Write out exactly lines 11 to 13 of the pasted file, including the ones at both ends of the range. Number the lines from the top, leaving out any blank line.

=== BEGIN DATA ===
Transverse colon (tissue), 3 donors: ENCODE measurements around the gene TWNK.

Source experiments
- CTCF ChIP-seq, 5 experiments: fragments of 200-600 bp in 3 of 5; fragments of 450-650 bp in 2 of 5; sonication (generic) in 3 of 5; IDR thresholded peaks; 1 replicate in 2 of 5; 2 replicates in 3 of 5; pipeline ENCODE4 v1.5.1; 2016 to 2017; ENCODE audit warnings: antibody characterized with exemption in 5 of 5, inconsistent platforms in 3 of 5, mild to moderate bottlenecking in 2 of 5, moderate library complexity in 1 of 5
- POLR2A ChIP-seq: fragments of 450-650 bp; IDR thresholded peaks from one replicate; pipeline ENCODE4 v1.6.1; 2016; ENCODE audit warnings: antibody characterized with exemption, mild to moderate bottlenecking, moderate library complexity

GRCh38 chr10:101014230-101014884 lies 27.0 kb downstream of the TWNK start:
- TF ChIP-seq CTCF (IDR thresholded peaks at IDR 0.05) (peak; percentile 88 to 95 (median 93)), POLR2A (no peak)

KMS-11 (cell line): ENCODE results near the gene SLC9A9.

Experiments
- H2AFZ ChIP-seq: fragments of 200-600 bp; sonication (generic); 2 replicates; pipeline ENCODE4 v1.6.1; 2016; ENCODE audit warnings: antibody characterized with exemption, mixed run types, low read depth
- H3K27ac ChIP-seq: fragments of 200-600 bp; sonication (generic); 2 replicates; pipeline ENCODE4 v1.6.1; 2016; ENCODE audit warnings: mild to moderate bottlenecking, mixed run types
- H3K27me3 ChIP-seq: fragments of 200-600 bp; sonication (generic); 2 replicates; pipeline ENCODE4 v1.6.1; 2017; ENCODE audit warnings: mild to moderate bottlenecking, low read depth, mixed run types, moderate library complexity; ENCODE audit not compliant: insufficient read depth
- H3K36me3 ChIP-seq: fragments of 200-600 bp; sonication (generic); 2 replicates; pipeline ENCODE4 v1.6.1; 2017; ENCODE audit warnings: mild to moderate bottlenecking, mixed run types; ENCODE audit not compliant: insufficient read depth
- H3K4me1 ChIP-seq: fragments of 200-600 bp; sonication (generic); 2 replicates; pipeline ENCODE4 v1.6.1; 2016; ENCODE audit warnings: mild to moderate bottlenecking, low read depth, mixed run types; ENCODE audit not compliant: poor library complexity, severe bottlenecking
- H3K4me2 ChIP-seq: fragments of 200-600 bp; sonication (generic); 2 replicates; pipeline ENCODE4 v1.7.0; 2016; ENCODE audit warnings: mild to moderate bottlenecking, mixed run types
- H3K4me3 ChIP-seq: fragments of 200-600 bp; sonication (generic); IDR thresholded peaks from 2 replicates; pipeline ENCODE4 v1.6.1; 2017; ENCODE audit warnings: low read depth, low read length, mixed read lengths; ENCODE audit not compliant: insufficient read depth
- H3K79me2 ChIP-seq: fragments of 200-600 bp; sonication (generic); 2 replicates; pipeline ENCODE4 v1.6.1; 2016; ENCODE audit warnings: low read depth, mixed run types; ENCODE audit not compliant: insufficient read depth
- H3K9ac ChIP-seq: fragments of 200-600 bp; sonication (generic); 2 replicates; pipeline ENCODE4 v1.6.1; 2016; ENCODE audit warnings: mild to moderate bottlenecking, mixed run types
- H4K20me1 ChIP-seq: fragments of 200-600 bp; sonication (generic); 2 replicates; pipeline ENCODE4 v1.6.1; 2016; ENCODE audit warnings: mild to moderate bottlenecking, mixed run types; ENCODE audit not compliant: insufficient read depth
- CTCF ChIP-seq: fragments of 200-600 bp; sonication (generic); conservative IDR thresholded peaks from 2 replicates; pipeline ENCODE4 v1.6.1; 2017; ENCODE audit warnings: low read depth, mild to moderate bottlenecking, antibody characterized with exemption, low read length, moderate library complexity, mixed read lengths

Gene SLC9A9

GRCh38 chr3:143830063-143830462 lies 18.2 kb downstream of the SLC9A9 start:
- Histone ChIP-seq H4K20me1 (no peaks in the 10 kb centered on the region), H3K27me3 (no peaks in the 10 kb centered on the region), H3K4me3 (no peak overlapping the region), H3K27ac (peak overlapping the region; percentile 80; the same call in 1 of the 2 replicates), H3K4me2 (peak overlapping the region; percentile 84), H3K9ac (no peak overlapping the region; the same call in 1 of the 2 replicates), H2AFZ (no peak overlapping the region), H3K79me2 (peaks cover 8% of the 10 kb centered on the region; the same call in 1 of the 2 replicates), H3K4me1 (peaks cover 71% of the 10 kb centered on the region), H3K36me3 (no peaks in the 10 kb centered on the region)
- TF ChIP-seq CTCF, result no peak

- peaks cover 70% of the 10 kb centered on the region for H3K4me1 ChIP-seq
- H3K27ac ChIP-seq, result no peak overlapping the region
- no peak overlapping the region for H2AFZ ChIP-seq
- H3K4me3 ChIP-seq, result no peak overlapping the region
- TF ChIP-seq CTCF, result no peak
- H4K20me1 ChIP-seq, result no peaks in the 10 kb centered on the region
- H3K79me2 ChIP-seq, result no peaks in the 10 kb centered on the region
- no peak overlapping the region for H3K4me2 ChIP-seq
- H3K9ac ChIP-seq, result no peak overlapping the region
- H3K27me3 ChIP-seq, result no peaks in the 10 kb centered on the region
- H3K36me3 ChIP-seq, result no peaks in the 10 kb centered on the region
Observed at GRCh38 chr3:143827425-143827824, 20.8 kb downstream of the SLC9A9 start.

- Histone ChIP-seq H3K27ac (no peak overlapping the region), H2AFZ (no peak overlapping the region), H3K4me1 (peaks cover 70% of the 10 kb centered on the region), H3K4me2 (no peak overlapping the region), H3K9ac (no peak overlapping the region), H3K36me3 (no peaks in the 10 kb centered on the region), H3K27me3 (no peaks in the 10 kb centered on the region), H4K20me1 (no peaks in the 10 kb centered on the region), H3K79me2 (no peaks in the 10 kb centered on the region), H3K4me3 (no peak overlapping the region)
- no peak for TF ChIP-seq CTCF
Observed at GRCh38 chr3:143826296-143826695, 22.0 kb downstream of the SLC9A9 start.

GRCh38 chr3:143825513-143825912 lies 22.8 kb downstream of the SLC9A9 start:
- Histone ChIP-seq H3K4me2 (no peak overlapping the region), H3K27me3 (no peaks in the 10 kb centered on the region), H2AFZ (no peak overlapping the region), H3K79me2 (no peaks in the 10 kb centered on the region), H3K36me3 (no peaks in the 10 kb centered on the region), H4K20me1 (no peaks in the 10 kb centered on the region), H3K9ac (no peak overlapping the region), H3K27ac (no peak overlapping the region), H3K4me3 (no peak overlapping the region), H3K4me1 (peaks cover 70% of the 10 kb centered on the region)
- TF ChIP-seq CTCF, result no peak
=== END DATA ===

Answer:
- H3K27me3 ChIP-seq: fragments of 200-600 bp; sonication (generic); 2 replicates; pipeline ENCODE4 v1.6.1; 2017; ENCODE audit warnings: mild to moderate bottlenecking, low read depth, mixed run types, moderate library complexity; ENCODE audit not compliant: insufficient read depth
- H3K36me3 ChIP-seq: fragments of 200-600 bp; sonication (generic); 2 replicates; pipeline ENCODE4 v1.6.1; 2017; ENCODE audit warnings: mild to moderate bottlenecking, mixed run types; ENCODE audit not compliant: insufficient read depth
- H3K4me1 ChIP-seq: fragments of 200-600 bp; sonication (generic); 2 replicates; pipeline ENCODE4 v1.6.1; 2016; ENCODE audit warnings: mild to moderate bottlenecking, low read depth, mixed run types; ENCODE audit not compliant: poor library complexity, severe bottlenecking